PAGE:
Considering that the protection of pluralism in the media has been a recurring concern of the European Parliament, urging the Commission on various occasions to propose concrete measures to safeguard pluralism in the media (European Parliament 1992, 1994, 1995, 2004, 2008 , 2011), the European Commission has adopted a much more cautious stance on the issue, especially since the failed attempt to launch a harmonization directive on pluralism and media ownership in the mid-90s (European Commission 1992). The issue was so controversial that the Commission never formally adopted a proposal. This deficit shows us the complexity of a political system and competence balances such as providing support to the EU in which the shared perspectives of the whole of the EU with the specificities of media markets in the member states are weighted. Furthermore, the dynamic process of EU development means that the successive enlargement of the body, including the accession of Central and Eastern Europe countries, which are characterized by relatively young media markets along with intense media reforms, have further reduced the feasibility and convenience of a uniform approach to pluralism in the media throughout the European Union.
The European Commission itself has repeatedly stressed that “the protection of pluralism in the media is a central task for member states” (European Commission, 2003). There is, however, considerable potential for the Union to support and, if necessary, supplement measures taken by member states on media pluralism. Although the founding treaties do not expressly envisage EU interventions to guarantee pluralism in the media, there are a number of legal grounds on which such actions could be based.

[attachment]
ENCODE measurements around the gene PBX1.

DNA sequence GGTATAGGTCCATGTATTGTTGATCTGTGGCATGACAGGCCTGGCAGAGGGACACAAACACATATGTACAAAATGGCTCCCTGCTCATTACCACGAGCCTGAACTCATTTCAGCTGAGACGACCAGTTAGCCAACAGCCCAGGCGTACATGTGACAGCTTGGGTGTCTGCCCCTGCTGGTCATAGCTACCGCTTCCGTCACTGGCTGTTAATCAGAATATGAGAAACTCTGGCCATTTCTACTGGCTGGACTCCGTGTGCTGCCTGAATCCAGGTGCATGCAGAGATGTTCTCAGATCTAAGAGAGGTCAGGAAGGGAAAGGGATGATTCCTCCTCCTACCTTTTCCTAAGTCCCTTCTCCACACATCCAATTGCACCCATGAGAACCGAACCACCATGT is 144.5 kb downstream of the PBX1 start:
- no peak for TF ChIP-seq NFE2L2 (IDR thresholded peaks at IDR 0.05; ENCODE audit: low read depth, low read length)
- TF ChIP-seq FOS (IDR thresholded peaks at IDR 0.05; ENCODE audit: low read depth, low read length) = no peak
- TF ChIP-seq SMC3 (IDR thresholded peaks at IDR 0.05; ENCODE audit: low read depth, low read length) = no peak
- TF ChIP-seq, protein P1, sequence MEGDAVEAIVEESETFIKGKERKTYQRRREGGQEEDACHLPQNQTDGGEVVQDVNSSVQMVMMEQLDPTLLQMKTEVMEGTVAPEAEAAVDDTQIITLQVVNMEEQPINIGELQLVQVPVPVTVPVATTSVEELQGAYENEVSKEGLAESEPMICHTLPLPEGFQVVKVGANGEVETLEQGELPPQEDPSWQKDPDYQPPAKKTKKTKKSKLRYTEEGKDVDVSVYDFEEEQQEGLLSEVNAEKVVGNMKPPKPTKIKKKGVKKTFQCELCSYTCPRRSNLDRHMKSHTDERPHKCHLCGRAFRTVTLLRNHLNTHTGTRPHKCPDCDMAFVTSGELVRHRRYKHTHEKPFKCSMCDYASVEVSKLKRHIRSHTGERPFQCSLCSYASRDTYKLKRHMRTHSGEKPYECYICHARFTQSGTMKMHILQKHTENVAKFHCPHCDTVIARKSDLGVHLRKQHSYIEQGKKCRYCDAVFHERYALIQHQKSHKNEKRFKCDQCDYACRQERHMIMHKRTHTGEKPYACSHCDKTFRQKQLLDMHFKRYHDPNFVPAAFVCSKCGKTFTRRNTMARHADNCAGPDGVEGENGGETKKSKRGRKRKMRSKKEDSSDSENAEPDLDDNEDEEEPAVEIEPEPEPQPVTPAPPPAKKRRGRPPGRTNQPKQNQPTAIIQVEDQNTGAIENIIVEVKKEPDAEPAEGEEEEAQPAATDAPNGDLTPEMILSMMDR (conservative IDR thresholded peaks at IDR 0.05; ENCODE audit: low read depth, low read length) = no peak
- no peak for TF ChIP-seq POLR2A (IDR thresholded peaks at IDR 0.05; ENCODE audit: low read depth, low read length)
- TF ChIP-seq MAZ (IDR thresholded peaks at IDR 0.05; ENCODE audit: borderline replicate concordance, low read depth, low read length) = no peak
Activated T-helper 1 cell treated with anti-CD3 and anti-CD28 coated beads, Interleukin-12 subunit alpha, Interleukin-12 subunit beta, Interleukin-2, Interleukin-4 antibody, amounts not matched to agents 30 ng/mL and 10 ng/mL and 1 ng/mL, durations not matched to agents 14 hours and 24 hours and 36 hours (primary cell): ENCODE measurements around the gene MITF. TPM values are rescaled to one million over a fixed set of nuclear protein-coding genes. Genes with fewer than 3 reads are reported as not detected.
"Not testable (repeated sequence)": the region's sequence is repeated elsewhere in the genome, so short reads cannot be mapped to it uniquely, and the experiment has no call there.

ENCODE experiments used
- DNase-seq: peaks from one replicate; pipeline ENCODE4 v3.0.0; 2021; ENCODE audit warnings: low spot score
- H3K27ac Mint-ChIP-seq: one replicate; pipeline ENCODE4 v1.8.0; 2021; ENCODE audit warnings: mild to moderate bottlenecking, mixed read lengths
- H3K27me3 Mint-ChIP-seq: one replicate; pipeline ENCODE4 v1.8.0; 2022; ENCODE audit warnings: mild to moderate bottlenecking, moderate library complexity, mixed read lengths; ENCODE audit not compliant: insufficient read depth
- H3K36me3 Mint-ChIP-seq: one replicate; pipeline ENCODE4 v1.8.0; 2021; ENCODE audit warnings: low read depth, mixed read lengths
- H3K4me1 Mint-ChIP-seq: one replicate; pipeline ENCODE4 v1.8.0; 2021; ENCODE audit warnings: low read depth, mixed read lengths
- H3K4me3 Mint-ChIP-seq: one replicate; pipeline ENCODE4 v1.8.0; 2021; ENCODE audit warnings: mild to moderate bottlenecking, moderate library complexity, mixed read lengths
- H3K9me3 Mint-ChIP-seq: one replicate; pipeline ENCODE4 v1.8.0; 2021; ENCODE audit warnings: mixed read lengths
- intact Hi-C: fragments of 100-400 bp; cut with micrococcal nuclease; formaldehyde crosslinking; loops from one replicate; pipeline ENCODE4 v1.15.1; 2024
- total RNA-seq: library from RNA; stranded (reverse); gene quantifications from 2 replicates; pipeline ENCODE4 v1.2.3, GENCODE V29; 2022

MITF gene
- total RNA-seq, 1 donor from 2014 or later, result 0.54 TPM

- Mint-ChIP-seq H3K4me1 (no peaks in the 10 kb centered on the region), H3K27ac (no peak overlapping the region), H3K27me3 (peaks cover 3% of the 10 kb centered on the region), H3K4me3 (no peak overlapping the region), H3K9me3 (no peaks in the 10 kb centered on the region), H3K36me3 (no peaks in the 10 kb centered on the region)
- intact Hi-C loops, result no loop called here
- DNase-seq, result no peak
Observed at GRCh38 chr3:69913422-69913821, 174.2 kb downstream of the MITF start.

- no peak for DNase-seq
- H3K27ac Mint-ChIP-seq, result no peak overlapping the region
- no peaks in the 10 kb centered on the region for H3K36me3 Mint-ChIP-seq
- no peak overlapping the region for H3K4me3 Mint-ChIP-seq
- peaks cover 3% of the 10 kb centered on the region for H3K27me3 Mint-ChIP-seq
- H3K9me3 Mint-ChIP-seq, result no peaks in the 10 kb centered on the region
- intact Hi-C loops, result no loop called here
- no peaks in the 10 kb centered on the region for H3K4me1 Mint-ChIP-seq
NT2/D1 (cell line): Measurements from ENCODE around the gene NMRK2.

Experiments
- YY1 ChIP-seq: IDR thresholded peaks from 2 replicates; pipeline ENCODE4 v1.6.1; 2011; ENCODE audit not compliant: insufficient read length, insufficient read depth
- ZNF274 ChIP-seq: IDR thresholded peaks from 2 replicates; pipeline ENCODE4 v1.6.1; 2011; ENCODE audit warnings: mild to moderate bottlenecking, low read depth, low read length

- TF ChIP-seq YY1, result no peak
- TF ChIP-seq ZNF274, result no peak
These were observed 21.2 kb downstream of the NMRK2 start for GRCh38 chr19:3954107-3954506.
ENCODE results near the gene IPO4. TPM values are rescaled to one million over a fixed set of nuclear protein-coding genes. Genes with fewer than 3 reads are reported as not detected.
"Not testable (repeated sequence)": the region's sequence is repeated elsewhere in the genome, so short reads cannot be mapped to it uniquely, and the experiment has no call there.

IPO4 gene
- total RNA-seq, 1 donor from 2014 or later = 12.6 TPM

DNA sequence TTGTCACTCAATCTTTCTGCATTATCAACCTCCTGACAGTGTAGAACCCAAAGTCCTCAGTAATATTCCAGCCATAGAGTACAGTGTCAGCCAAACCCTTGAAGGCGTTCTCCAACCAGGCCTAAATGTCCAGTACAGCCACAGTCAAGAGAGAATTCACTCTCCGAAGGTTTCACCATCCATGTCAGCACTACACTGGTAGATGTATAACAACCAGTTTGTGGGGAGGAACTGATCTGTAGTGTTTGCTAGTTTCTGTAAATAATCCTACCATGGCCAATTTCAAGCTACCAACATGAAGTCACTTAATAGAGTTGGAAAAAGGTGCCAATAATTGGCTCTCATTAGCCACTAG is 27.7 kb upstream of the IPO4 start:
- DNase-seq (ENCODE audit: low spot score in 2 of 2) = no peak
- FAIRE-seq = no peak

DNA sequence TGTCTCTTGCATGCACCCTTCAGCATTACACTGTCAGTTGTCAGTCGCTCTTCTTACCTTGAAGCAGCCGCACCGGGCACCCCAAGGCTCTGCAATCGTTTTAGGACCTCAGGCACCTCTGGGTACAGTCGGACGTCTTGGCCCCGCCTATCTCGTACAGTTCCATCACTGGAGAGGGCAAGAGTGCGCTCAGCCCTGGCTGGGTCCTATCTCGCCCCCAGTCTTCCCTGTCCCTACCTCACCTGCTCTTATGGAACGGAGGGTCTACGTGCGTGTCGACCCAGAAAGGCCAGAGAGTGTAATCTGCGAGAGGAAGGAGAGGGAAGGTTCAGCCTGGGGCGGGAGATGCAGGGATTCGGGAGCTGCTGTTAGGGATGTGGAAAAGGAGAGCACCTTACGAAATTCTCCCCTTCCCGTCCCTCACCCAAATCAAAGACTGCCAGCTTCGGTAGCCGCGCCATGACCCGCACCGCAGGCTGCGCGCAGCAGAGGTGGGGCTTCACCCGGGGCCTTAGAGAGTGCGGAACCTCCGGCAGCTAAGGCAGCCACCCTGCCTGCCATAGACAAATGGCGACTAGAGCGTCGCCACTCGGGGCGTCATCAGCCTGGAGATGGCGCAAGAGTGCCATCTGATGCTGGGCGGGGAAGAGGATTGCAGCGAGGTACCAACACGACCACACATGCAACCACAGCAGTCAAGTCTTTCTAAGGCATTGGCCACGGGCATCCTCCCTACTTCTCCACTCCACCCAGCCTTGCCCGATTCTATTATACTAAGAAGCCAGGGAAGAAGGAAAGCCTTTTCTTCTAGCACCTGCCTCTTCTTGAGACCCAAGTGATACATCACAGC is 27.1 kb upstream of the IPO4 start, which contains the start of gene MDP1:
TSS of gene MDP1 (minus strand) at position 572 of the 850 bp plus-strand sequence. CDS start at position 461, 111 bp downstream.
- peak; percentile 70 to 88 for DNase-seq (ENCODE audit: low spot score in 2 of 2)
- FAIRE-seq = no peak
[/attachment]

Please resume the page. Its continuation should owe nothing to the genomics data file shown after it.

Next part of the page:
Nevertheless, it is very unlikely that the European Commission will respond to this request from the European Parliament given that it is a political and purely declaratory mandate that lacks imperative elements, along with a legislative initiative for the adoption of a directive regarding media freedom and pluralism. To date the initiatives implemented are for the monitoring and supervision of the level of plurality using instruments such as the Media Pluralism Monitor (MPM) or the Mapping Digital Media initiative that has been driven by the Commission together with the Open Society Foundations.
* Managing Partner of MEL Lawyers S.L.P. Professor of Journalism and Audiovisual Communication at Universidad Carlos III in Madrid. Professor of Publicity Law and Intellectual Property at the Blanquerna Faculty of Communication, Universitat Ramón Llull, Barcelona. Former Director of the Commission for the Telecommunications Market in Spain.